Good vibrations: Organ plugins, apps and VSTs

From cathedrals to stadiums, classical to hip-hop, the organ’s evolution means it’s everywhere

Is there anything quite as rousing as a pipe organ in full-flow? Perhaps a spot of Jon Lord, Deep Purple howling, Hammond C3 and overdriven stacks to worship at a different church? Some cheesy transistor vibes, a bit of Pulp and Farfisa Compact? The compelling journey from slow-to-fast Leslie in Pink Floyd?

Where synthesizers encourage capes and tweakery, patching and beats, the organ’s role in music of all genres is inescapable – it’s at home in a sunday suit, a leather jacket or cyberpunk augmentation. They’re great fun to play, too; whether classical, prog, rock or electronica, with a few effects and tricks that simple tone becomes immersive, soulful and captivating.

Unless you’re very fortunate, you probably don’t have space for a full-on pipe organ. After the reeds and pumps of the harmonium, or fan-driven blowers of electric organs, early electronic models sought to bring those sounds to a home audience. Like so many things you’ll read about on GeeXtreme, the humble transistor made organs affordable and powerful.

Get enough of those transistors together and you get a computer. Get a computer and you’ve got VSTs – and the world of organs is at your fingertips, literally.

SEO dictates we call these things ‘the best’. Sod that. These are the virtual organ VSTs that I love the sound of, and my favourite patches; as well as being appealing and versatile, they’re standing in for my Nord Stage 3 while it’s in storage…

What are they emulating?

You could read whatever secondhand synopsis I write here – but why not go to someone who really knows their subject? Here’s the website of Colin Pykett, an organ expert. Literally anything you want to know is here – over four decades of research by a musician and physicist (and all sound is essentially physics).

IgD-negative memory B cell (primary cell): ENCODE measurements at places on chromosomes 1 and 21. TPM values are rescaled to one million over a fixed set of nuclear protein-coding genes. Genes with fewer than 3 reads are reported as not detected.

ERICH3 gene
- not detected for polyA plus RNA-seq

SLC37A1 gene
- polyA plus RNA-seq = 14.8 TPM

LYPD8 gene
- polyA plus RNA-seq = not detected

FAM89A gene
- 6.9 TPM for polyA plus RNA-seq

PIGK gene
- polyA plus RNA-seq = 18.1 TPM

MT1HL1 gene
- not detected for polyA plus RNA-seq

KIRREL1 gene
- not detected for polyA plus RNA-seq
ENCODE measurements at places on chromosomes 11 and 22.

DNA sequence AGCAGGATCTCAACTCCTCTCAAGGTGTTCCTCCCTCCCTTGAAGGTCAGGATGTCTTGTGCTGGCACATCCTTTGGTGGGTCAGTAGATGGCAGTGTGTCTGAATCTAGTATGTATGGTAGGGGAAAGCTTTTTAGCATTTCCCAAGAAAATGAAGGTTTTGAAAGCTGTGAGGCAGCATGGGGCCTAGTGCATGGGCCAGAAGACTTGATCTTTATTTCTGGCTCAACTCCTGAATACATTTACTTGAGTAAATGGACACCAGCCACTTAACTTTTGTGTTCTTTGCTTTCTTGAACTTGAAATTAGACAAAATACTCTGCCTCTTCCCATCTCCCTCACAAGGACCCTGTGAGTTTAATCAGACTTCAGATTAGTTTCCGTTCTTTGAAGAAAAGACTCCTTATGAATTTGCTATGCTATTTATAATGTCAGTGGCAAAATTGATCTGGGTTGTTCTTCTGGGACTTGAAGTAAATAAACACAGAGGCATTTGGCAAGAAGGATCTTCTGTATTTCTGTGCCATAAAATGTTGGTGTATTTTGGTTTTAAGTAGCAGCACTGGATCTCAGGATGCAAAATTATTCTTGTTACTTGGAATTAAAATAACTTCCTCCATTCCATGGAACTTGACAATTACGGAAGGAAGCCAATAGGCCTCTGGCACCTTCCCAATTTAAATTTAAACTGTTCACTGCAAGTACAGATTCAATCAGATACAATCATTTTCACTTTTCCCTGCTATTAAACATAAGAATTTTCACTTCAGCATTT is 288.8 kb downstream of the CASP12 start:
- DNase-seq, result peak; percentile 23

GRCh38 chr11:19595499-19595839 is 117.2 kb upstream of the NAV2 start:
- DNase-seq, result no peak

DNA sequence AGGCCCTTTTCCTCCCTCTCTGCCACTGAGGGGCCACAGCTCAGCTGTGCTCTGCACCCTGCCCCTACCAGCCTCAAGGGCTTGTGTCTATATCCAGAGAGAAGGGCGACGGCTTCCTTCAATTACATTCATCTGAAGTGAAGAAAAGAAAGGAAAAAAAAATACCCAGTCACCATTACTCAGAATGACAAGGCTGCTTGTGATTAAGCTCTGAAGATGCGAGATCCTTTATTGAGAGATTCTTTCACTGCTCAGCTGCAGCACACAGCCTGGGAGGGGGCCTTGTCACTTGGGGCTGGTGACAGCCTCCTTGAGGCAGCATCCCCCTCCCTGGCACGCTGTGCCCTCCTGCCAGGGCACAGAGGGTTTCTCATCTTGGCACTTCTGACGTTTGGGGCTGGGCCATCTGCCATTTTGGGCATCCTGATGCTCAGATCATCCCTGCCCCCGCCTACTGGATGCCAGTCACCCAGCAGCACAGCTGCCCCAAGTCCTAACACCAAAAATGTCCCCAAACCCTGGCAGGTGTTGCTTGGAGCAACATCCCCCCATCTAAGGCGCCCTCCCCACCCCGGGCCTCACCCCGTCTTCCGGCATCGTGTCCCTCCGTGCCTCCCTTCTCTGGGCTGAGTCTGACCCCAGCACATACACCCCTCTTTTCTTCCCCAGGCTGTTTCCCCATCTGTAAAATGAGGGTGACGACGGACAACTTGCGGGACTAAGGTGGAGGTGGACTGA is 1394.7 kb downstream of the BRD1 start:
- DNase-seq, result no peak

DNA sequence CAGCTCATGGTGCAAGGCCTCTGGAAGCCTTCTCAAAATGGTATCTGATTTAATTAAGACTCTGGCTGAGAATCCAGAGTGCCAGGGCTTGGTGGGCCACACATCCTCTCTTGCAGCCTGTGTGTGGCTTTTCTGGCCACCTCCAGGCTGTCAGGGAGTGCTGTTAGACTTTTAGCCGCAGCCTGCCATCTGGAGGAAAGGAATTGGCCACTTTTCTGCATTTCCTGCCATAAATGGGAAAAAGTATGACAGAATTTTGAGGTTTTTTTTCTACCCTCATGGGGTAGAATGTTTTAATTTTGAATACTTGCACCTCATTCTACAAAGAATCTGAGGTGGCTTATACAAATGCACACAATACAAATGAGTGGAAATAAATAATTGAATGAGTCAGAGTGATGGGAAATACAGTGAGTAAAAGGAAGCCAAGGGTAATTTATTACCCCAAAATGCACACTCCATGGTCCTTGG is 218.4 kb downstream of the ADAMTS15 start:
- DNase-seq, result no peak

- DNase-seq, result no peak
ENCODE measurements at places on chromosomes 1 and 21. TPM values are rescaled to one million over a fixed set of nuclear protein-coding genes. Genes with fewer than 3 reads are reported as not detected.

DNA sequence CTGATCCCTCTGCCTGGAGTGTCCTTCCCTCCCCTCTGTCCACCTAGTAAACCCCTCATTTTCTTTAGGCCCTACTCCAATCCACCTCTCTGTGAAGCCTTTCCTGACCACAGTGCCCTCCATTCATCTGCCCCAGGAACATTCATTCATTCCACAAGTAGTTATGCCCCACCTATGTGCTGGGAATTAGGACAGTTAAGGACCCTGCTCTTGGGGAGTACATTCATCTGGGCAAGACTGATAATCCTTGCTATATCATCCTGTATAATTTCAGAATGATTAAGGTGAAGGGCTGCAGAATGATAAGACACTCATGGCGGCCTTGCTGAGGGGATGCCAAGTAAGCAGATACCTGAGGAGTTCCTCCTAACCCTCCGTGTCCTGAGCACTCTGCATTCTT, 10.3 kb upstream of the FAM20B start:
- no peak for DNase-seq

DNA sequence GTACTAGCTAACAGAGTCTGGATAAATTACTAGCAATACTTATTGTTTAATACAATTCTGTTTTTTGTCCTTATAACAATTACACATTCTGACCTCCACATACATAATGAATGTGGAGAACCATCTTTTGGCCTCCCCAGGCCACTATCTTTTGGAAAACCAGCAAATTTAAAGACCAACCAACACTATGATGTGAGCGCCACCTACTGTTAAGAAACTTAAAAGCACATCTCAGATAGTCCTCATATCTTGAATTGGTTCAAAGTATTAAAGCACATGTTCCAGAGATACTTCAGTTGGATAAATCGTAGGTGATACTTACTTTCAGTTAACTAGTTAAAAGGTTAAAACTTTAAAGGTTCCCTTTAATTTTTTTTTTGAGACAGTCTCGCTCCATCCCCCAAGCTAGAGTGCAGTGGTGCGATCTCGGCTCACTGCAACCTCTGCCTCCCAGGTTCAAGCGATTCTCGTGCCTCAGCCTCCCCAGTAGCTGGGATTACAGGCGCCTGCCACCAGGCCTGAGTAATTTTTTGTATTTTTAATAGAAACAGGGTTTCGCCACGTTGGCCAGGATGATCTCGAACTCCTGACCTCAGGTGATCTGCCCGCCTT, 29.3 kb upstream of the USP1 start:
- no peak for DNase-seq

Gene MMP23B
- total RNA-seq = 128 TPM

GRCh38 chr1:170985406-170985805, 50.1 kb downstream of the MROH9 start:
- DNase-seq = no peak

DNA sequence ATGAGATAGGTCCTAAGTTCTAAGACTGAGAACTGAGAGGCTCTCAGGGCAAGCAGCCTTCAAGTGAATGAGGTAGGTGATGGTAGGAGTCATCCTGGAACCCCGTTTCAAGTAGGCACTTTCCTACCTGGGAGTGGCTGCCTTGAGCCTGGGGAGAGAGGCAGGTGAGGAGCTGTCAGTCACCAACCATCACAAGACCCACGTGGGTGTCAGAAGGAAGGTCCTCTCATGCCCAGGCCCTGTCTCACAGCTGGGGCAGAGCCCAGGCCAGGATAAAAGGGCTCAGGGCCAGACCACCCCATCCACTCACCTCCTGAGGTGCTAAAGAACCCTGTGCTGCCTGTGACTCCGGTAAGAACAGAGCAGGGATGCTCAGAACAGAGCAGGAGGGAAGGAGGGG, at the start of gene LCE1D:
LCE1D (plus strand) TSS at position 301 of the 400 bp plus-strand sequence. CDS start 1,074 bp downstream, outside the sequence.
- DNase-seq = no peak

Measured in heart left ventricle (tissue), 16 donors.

In short, there are a handful of ways that an organ works, and you’ll be recreating one of them; the beauty of using virtual instruments is that you can do things in software that would otherwise be challenging. Want to feed your 19th-century cathedral-bound pipe-organ into tape delays, phasers and transplant it into a small metal box? You’ve got it!

Awesome organ VSTs

Martinic: Elka Panther/Capri (and LEM)

  • It looks bright and cheerful, and it is – with tape echo bonus
  • The developers may have prior form here…
  • Optimised classic for fans of the original
Elka Panther 300/Capri with LEM tape echo and pedalboard

From the same developer as the Kee Bass (Best synths: VSTs for Mac), the Elka Panther 300 is a recreation of a classic Italian combo organ, developed and sold by Martinic but also linking to the Finnish owners of the brand.

Like Arturia’s Farfisa V below, the Elka Panther is a modeled instrument, and it’s impressively efficient in terms of size (the download is just 11Mb) and CPU utilisation. Unlike the Farfisa V, it has a single effect – the LEM tape echo sitting on the top left – and it has a bass pedal board.

Oh, and of course, it’s emulating a different organ – but you could be forgiven for thinking one divide-down transistor organ sounds much like another until your ears have become sensitive to their nuances.

At first acquaintance, the Panther’s a snappier, brighter instrument than the Farfisa, though this could be in part down to the selection of patches provided. You can swap out the pretty visual organ for a more direct interface, and it’s rather less intimidating than the Farfisa V (albeit with less control, too).

The Elka Panther VST's direct interface allows tuning for the individual tones, and easier access to the effects controls.

The Elka Panther comes with 32 presets covering combo-organ 101 – Moody Blues, Deep Purple, Pink Floyd and Iron Butterfly; like a real combo organ you’ll want to gather together some effects to complete the sounds.